No worries Tony @ 79. The point though still stands: I think it's hard to predict what Moshiri will do. I think it's wrong of Paul the Esk to pay so much attention to P&L and not enough to other more forward looking measures.

Furthermore, Brands did a pretty good job on the selling front - we offloaded non first teamers and spent that cash on bringing in some depth in the first XI.

Off the pitch we are in decent shape. The P&L does not wholly reflect this.

This is not a defence of Moshiri completely as like you I am repeatedly astounded at his poor judgement on the managerial front.

On the pitch we really have struggled to progress under his ownership.

Brian Harrison
82 Posted 12/11/2019 at 11:49:16
Whether Usmanov or the owner of Amazon took control we are quite close to our limit on the FFP rules, so we cant invest much more in player purchases doesnt matter who owns the club. The only way that could change if a new owner could encourage massive investment from companies to offset the money they would like to plough into Player purchases. And given our lack of status on the world stage getting outside investment looks very unlikely.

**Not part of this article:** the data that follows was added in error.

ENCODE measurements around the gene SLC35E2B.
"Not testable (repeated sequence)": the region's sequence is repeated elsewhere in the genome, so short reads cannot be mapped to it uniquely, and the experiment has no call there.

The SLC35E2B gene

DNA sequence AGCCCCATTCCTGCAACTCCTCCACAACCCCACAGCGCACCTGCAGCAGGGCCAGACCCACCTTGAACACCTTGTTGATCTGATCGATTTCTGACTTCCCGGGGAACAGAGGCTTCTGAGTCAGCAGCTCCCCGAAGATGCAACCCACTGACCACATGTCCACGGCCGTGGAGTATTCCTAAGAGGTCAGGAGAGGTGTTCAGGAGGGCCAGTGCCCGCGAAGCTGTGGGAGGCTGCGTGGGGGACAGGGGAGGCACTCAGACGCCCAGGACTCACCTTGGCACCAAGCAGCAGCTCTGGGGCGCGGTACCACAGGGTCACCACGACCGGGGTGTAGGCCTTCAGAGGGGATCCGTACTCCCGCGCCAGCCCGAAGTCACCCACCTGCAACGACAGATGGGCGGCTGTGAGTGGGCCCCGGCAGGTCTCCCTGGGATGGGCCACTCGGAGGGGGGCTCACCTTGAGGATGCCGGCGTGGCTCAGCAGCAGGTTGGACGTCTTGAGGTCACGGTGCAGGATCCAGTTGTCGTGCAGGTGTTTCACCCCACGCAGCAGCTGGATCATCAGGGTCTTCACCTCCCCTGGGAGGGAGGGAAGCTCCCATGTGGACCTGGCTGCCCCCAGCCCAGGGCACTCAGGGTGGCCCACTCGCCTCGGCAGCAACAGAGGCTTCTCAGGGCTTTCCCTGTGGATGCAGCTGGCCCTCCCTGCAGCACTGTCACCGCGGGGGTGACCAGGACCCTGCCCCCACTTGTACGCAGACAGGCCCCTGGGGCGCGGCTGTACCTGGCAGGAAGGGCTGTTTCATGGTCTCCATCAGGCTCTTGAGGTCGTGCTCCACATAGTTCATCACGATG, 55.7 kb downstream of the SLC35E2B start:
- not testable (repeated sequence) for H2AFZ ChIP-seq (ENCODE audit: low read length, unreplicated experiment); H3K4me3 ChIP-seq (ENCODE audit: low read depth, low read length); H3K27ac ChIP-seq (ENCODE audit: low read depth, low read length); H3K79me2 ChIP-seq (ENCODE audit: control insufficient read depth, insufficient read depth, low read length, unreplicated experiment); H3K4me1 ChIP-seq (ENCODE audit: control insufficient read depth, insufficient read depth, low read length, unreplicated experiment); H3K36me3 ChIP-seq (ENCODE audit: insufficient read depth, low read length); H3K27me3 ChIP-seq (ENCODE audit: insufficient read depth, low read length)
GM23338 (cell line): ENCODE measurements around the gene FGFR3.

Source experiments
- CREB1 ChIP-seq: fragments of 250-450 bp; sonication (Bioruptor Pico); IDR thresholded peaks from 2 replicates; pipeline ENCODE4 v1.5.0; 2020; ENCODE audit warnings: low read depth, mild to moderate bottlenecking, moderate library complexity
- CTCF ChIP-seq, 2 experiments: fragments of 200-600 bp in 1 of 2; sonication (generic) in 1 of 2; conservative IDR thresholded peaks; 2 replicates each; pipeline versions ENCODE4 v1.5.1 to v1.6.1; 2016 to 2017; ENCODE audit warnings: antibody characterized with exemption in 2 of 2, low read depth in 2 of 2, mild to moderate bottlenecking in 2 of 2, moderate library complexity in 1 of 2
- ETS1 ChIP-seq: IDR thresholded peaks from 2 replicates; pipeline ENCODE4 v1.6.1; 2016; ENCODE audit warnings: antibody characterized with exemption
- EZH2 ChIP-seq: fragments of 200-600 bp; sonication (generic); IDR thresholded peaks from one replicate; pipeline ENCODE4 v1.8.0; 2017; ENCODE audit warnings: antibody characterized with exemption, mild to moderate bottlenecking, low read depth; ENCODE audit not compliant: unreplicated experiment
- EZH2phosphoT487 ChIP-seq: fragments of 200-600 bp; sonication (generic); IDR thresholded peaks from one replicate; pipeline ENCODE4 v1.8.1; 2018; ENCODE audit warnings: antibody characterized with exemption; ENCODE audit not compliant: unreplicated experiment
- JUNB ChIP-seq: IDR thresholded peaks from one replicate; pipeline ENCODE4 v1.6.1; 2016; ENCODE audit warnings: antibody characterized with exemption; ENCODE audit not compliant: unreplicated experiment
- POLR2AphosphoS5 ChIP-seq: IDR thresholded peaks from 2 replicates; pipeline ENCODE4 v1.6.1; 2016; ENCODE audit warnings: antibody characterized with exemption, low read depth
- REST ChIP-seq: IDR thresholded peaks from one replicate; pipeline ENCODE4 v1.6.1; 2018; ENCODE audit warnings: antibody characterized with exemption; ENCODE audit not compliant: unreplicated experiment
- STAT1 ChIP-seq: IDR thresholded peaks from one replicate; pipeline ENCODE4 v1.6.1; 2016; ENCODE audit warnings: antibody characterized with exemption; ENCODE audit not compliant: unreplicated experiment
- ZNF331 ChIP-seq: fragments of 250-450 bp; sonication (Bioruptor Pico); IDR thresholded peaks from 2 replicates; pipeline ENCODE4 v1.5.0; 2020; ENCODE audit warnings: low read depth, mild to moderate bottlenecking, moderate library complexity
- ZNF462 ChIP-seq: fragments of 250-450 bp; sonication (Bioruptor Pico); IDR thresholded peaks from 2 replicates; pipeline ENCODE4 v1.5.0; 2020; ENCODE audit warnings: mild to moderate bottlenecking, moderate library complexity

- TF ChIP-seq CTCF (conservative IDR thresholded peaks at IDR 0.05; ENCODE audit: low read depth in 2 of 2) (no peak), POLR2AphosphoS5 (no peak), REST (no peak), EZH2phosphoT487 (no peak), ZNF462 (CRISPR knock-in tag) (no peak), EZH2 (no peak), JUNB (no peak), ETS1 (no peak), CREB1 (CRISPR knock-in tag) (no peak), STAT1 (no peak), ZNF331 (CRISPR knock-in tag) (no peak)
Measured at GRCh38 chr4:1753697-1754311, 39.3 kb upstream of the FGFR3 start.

Chris Williams
83 Posted 12/11/2019 at 11:59:06
After the summer window closed Silve came out and said that the net cost of the transfers was £12m. This was before we sold Onyekuru several days later. Whether he’d already factored that in I’ve no idea.

So balancing the books is clearly part of the plan, as was keeping an eye on sell on value.The squad depth was improved, but the first team was arguably weakened. Injuries have made it worse.

Since Silve and Brands arrived about 30 players have left permanently, about 12 are out on loan and about 10/11 have signed.

So it’s a project, which is probably why Silva is still there

Derek Taylor
84 Posted 12/11/2019 at 12:11:43
A naïve question, I know, but are the owners of the site gifting it to the Club or is the c£145M infill figure mentioned above to be added to an acquisition cost ?
Sam Hoare
85 Posted 12/11/2019 at 12:17:43
Amit, transfer market (which is reasonably reliable) estimates our net spend this summer at £35m. Not excessive and around mid-table in the Premier league.

I think the Esk's prediction that we will not be spending much in January feels accurate. Though perhaps it will depend on how we are doing and if we have a new manager. I expect a couple of loans perhaps or maybe a bargain if one is out there.

Barry Rathbone
86 Posted 12/11/2019 at 12:31:58
Anyone calculated what return you would get buying up the land from town to Bramley-Moore Dock and redeveloping it?